Environmentalist Greens failed to win a seat in the Swiss federal government on Wednesday, unable to persuade parliament to oust a sitting minister and make room for an upstart party that made record gains in October elections.
Changing just one of the seven cabinet seats would be a sensation in the stability-loving country whose painstaking search for political consensus has featured the same broad coalition in nearly unchanged form for decades.
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Support for the Greens had surged amid voter concerns about climate change, moving Swiss politics to the left and threatening to shake up the coalition of four parties which make up the government.
But Greens leader Regula Rytz’s challenge to Ignazio Cassis, the foreign minister from the pro-business Liberals (FDP), failed in a vote by the combined 246 members from both houses of parliament who elect each government minister individually.
MPs said they did not want to rock the political boat or rob the Italian-speaking southern canton of Tessin of its sole representative on the federal government.
The Greens in October gained a record 17 seats to hold 28 in the 200-seat lower house, putting them in fourth place. The more centrist and pro-business Green Liberal Party added nine seats to control 16, leaving the right-wing Swiss People’s Party (SVP) weakened but still parliament’s biggest force.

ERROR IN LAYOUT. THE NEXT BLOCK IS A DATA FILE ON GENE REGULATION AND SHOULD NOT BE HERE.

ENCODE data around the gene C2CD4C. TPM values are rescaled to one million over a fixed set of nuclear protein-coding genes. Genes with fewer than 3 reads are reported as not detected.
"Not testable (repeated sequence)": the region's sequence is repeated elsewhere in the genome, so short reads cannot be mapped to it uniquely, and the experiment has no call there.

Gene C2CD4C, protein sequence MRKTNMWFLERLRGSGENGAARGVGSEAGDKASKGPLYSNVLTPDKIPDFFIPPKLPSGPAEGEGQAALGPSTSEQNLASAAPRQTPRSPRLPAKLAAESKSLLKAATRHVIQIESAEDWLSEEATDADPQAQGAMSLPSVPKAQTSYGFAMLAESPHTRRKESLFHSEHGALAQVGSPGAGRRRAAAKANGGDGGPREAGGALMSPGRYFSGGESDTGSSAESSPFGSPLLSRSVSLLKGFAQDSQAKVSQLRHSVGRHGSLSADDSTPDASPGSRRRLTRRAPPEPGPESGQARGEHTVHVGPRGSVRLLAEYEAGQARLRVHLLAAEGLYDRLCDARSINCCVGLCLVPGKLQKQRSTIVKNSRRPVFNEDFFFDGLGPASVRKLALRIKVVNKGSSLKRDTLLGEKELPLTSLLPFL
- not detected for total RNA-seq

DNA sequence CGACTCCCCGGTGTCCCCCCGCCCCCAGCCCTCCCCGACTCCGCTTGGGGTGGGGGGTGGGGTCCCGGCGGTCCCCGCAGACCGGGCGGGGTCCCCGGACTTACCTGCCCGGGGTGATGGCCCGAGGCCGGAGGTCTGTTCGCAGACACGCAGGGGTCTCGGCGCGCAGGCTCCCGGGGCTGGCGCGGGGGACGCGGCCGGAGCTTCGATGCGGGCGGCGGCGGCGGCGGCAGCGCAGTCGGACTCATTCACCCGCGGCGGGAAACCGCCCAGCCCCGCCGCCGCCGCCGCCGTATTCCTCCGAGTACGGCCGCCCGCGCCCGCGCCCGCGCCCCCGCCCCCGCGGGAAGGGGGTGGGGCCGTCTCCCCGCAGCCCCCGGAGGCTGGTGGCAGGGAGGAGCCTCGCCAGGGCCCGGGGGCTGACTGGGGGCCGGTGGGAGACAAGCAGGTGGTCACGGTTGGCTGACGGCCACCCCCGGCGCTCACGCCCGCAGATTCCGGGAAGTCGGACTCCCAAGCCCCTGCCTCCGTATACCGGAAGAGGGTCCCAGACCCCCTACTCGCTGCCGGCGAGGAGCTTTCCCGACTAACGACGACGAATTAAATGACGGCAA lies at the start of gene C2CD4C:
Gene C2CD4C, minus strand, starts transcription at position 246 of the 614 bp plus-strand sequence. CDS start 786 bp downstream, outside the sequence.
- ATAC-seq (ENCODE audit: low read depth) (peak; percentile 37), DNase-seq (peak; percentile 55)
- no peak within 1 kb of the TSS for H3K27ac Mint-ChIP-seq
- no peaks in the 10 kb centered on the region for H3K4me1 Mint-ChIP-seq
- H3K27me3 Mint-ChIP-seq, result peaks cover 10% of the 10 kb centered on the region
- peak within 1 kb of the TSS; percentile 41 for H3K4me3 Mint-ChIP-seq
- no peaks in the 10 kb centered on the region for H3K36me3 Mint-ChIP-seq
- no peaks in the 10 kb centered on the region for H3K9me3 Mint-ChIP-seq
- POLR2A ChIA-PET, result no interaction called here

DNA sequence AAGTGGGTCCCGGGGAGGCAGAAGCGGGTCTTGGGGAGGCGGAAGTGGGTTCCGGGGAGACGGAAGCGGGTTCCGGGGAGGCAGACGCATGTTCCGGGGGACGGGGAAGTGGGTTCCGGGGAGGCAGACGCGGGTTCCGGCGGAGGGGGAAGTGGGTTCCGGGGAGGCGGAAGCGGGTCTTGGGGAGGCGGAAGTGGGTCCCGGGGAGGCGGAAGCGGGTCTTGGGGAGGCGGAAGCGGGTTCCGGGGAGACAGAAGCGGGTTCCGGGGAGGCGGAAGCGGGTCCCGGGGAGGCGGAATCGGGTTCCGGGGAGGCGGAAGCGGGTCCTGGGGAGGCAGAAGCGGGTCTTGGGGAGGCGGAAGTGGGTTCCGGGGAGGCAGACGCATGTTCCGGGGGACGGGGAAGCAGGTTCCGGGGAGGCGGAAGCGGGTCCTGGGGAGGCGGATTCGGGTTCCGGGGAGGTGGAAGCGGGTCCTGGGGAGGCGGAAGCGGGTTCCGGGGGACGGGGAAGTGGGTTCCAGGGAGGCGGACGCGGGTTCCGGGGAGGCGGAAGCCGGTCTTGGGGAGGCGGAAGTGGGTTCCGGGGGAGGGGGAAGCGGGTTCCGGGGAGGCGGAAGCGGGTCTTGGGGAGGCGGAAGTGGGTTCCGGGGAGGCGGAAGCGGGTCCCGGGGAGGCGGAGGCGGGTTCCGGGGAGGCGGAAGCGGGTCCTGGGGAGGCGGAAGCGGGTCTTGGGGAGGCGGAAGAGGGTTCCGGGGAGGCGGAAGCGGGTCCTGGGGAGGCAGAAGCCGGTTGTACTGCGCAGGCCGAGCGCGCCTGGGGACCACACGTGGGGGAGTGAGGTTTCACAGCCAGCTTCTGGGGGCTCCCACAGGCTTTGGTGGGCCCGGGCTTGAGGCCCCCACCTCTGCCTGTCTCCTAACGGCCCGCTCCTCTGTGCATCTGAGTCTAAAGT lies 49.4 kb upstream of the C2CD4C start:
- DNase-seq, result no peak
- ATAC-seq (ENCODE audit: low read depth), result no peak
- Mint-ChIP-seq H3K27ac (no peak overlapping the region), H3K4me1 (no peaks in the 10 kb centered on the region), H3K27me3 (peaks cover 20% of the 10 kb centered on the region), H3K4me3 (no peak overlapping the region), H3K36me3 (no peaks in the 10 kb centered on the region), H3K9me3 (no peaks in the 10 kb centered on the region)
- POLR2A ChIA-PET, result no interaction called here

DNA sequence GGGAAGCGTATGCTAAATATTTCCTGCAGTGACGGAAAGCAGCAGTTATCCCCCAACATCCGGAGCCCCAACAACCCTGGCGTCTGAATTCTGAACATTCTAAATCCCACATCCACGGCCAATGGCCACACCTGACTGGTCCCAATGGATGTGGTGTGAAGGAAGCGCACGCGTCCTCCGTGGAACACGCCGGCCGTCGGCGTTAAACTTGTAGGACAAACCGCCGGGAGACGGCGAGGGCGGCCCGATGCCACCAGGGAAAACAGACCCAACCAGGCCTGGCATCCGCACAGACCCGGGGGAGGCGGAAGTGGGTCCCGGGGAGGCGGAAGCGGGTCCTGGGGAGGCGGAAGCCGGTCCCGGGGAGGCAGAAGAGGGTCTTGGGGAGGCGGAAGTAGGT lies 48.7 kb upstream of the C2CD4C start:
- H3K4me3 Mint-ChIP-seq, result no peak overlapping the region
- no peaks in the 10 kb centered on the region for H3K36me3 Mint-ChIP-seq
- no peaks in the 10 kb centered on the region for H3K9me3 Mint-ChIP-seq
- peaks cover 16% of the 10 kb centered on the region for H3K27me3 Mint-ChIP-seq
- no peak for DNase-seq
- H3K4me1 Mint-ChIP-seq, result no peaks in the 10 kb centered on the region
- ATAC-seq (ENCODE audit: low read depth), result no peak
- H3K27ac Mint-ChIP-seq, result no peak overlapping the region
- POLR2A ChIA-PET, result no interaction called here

Landlocked Switzerland is especially vulnerable to climate change. Temperatures in the country are rising twice as quickly as the global average, and its iconic glaciers are shrinking.
The SVP, Social Democrats, FDP and Christian Democrats have divvied up cabinet seats in nearly the same way since 1959. The three biggest parties get two seats and the fourth-biggest gets one under the informal “magic formula” system.
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In the past it has taken more than one national election cycle to change the cabinet lineup to more closely reflect the results of voting.
The election of two new cabinet members after tactical resignations last year also complicated the Greens’ bid for a seat by making it necessary to vote out a sitting member, violating tradition.
Switzerland’s decentralized political system limits the power of the federal government. Its direct democracy gives voters final say on major issues decided by referendum.
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